Peony and Parakeet

Could Needlework Define Drawing?

A Quilt Block by Peony and Parakeet

Over 20 years ago, when studying computer science, control engineering, and automotive engineering, I got used to being the only girl in many lectures. But it was not only that. Whatever book I read, whatever formula I learned, it was all written by men. Soon, it felt natural. The field of technology was ruled by men.

Embroidered Heart by Peony and Parakeet

When I think about drawing, I see the same thing. Throughout the history, the skill of drawing has been defined by men. Many say that if you draw 3-dimensional and photorealistic images, you can draw.

Embroidery by Peony and Parakeet

But could needlework define the way we draw? Could we think more about textures, structures, and shapes than the actual dimensions? Could we tell stories where we travel inside rather than outside?

I don’t say men can’t do all that. My message is that too many women who are experienced quilters, seamstresses, needleworkers feel that they are far away from drawing.

Quilting by Peony and Parakeet

Why Draw?

When you hold the pen instead of the needle, you are able to experiment in much less time. With a little bit of guidance, your imagination will start to grow. You will be able to see your creativity in a new light!

My quilting and embroidery got a friend from art journaling when I began to draw.

Embroidery inspired pieces for the class "Artistic Embroidery with Pens and Paper"
Embroidery inspired pieces for the class “Artistic Embroidery with Pens and Paper”

There’s no reason why needlework could not define the way we draw. Or at least be our inspiration when we draw.

Exercises from the class Inspirational Drawing
Exercises from the class Inspirational Drawing

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15 thoughts on “Could Needlework Define Drawing?

  1. This article is so true – many of us never felt we were able to draw or paint but did a great deal of embroidering and needlepointing, knitting and crocheting, quilting and sewing – many times using our own designs. To now be inspired to translate all our former skills into drawing, painting and using various mediums is such a delightful experience.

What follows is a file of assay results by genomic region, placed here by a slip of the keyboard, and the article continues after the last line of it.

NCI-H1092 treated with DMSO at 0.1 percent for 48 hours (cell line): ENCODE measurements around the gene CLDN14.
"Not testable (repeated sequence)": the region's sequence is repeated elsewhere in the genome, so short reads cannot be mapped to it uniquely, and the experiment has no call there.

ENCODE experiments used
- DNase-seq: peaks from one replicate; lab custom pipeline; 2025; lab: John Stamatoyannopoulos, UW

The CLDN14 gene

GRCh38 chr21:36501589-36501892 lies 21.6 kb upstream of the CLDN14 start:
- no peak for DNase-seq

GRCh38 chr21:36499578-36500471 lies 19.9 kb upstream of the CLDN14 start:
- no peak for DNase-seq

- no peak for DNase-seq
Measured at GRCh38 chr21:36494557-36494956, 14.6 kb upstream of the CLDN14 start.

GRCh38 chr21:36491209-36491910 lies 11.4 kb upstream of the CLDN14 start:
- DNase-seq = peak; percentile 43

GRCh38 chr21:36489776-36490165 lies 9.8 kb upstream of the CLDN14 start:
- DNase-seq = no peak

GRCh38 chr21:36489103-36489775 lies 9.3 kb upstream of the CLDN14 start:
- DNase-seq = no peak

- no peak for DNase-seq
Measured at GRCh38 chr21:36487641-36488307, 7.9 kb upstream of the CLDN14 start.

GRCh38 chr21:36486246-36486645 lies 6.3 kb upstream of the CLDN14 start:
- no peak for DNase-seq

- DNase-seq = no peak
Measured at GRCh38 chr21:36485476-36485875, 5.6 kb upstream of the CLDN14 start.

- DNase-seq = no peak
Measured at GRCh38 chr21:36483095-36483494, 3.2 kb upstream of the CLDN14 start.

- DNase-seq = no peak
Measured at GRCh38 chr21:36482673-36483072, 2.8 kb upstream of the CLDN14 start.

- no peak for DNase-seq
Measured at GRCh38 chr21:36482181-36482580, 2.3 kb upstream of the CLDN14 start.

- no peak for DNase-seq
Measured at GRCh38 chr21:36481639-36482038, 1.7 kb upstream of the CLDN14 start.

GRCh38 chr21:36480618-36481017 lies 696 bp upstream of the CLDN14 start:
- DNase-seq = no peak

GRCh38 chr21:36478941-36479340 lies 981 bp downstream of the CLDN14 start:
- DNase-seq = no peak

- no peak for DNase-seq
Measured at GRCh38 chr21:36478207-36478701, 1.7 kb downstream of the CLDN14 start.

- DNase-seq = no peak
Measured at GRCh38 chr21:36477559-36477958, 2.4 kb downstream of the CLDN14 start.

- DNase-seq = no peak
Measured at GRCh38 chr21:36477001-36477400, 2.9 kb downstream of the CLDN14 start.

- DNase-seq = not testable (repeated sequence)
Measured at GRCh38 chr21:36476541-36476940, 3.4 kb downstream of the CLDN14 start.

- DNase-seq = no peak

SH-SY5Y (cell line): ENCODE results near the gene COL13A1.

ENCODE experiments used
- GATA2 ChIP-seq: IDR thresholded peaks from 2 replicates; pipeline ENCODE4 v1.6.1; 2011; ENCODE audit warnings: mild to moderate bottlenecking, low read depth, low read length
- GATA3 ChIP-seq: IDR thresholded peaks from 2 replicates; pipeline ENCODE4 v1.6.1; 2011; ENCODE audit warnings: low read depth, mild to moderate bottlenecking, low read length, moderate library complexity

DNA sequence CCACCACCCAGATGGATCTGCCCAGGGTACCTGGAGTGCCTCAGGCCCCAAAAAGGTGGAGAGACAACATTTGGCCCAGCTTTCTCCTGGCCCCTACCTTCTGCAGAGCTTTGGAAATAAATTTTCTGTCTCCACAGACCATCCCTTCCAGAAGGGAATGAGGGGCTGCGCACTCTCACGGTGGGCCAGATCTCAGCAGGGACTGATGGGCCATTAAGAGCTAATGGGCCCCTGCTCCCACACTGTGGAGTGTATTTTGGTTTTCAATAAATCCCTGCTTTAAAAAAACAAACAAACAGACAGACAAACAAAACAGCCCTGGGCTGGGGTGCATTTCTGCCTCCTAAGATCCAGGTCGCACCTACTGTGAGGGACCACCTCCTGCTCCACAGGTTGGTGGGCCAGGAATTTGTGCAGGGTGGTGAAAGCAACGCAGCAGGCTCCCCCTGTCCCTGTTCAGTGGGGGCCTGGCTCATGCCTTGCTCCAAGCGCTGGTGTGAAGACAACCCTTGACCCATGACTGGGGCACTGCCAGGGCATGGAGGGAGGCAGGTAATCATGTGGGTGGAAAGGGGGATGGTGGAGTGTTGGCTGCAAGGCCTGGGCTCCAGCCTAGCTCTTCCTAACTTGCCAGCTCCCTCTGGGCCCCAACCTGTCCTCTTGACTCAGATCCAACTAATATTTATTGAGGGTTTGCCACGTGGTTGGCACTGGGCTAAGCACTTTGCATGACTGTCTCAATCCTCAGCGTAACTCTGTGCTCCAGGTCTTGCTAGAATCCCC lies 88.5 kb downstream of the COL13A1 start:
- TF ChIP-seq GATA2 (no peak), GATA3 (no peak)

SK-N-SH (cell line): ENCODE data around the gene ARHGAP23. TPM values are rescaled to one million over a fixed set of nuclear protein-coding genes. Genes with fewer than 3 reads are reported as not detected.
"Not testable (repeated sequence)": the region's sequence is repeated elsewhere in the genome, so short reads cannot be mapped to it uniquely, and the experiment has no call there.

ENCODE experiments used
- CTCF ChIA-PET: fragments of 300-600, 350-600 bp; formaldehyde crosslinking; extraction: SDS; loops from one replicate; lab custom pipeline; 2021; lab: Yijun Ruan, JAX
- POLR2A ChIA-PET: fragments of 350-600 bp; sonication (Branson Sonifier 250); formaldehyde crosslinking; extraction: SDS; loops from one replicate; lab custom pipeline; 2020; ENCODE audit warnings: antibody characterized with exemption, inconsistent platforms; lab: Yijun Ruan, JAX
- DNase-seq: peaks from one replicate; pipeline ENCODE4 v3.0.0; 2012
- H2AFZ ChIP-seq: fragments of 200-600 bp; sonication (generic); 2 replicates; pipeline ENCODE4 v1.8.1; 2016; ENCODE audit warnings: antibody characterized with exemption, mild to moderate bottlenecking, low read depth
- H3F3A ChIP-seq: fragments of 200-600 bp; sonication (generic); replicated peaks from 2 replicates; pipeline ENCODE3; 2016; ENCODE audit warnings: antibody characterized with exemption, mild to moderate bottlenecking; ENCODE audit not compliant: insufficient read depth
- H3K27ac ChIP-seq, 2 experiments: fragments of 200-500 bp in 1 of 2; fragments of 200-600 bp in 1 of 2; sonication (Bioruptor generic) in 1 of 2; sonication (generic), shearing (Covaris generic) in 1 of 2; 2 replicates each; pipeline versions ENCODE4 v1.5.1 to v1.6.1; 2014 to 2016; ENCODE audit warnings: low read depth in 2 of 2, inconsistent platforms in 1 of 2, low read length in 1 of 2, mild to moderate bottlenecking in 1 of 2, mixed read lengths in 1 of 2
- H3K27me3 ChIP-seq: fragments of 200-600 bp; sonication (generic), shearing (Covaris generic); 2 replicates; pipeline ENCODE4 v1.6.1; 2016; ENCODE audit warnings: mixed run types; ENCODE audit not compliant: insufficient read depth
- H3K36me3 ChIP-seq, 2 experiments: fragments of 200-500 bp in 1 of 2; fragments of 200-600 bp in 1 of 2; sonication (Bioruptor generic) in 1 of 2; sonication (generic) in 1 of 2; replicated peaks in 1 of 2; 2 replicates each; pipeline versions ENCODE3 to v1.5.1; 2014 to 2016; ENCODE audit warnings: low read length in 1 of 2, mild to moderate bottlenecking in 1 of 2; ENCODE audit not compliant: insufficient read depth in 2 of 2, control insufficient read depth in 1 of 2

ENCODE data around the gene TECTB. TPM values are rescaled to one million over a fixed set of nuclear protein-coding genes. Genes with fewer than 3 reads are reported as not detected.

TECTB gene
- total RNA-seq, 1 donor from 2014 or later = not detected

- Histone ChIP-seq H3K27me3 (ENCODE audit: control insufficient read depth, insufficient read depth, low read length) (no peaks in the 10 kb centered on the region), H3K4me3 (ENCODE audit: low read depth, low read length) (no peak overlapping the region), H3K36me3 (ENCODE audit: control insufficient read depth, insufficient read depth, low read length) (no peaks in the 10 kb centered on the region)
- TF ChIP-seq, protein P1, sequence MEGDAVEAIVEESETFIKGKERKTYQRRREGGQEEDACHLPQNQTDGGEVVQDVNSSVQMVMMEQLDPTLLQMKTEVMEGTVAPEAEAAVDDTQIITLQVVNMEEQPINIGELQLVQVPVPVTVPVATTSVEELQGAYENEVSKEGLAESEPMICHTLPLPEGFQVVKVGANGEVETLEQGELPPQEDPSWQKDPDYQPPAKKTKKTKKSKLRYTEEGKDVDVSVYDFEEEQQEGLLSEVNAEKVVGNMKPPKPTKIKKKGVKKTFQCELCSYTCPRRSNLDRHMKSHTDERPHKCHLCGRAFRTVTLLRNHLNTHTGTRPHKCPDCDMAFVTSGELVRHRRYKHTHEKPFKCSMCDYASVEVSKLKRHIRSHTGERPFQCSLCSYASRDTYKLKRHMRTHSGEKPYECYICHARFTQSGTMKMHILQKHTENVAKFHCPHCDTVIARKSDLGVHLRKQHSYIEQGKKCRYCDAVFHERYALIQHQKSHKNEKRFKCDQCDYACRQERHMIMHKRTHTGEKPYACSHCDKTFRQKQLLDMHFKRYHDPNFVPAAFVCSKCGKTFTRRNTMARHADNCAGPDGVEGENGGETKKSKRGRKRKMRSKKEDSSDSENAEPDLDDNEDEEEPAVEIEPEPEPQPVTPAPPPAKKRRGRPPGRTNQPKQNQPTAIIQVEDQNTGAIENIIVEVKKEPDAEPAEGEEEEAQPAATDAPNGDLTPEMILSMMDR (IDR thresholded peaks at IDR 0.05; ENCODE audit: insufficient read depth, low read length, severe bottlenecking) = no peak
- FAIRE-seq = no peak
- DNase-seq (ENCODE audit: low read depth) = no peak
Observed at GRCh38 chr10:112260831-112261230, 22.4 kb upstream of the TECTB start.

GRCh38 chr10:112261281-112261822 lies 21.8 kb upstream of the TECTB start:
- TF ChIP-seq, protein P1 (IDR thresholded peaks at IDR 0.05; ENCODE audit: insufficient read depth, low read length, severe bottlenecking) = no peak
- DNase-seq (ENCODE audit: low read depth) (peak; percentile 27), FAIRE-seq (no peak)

2. you’re soooo right about this article…..many time sewing I thought about that too…all the stitches forming some kind of design….

  3. I LOVE this post. Coming from an embroidery and quilting background, I’ve not taken that “feeling” with me into drawing. I will now be able to think on a different flight-pattern just from your words describing my broken link. I’m very excited to try doodling again. THANK YOU for your ever present thinking, thinking, and sharing.

  4. I agree wholeheartedly with Valerie and Mary….I have same kind of background. I’ve been doodling and painting recently but now I’m thinking of picking up my needle…it’s been years since I’ve done that. I’ve been drooling over your “Folk Leaves” quilt piece on Etsy, Paivi….I would love to try a piece like that now that I’ve taken the Inspirational Drawing class and Imagine class and see what I can create with needle and thread over my artwork. Question: How do you get the drawing design on the fabric so you can do needlework over it?

      1. Oh my goodness, Paivi….you sure keep me busy with the most fun and creative projects. Thank you so much for the information. I hope you had the best birthday ever, yesterday!!!! Until next time….
        …. all smiles over here…. 🙂

  5. Very intriguing post! Not only could the sewing be a form of drawing – also looking at fabric and drawing by relating the shapes!!! I think I will give this a shot! This sounds relaxing on the drawing side – since I can hand sew but not sew with a sewing machine!!!!!! I want to learn so badly again!!!!!! I thought it would be like riding a bike but when I looked at the sewing machine that my husband purchased for me – It looked like something out of the future!!!!! Thank you for this post Paivi!

  6. I love this Paivi & agree wholeheartedly. I have begun incorporating stitching into my mixed media art journalling & it adds a new dimension & is as expressive as I want it to be.

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